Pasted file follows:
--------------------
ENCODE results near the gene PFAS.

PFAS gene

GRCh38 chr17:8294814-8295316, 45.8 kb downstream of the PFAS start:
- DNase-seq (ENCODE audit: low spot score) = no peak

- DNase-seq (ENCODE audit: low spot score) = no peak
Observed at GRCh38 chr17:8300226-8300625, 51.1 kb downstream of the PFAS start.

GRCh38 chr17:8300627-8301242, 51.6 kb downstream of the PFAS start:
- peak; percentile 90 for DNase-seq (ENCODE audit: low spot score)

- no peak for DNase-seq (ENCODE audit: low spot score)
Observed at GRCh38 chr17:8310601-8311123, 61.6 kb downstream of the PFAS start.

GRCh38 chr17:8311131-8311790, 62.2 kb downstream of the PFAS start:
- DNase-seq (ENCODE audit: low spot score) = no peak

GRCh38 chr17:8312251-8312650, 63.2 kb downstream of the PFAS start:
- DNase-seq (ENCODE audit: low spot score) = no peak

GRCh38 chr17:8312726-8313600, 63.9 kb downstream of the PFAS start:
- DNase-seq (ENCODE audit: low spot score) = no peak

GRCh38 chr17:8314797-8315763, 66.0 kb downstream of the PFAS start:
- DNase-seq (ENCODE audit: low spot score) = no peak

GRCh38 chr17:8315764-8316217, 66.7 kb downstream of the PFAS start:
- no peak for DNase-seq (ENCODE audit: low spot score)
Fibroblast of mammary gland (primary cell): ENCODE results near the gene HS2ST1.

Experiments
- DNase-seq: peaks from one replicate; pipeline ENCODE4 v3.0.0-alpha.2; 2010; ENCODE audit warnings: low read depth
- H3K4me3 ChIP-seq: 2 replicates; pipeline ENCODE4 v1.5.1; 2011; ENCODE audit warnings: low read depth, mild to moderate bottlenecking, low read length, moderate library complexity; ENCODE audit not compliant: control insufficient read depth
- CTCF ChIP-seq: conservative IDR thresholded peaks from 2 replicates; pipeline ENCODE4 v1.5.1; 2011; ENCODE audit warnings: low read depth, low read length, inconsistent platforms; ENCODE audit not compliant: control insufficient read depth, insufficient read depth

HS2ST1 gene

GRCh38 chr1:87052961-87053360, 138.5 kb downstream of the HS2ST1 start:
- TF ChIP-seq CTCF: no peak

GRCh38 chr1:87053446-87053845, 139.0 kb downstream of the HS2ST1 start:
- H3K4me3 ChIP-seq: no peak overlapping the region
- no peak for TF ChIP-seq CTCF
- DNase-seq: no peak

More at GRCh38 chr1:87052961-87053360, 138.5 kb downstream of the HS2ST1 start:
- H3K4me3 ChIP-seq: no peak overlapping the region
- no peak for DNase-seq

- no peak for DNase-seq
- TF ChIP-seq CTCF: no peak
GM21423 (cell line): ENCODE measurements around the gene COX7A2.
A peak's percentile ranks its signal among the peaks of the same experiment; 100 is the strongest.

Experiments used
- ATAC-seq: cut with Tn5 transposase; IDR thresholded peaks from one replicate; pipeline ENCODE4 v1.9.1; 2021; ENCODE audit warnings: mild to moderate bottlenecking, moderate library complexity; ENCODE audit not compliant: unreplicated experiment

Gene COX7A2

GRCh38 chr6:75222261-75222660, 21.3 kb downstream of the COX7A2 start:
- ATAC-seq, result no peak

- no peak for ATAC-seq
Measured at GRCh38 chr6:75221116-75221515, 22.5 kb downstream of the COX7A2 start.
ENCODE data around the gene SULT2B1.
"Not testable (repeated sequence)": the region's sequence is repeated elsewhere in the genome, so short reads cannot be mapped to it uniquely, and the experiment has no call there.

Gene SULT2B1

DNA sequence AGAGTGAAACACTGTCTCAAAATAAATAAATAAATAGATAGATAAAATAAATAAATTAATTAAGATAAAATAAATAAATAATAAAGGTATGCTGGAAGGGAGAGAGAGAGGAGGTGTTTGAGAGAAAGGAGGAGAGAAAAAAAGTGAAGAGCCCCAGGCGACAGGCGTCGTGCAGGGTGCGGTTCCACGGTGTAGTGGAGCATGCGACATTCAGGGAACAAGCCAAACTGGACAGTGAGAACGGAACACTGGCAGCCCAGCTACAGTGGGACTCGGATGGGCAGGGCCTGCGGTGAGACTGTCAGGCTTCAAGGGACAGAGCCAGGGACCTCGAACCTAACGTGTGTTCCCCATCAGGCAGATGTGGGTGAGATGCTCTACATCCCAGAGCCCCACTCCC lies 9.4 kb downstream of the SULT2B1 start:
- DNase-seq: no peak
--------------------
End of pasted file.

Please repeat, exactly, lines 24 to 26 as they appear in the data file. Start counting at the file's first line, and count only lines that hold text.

- H3K4me3 ChIP-seq: 2 replicates; pipeline ENCODE4 v1.5.1; 2011; ENCODE audit warnings: low read depth, mild to moderate bottlenecking, low read length, moderate library complexity; ENCODE audit not compliant: control insufficient read depth
- CTCF ChIP-seq: conservative IDR thresholded peaks from 2 replicates; pipeline ENCODE4 v1.5.1; 2011; ENCODE audit warnings: low read depth, low read length, inconsistent platforms; ENCODE audit not compliant: control insufficient read depth, insufficient read depth

HS2ST1 gene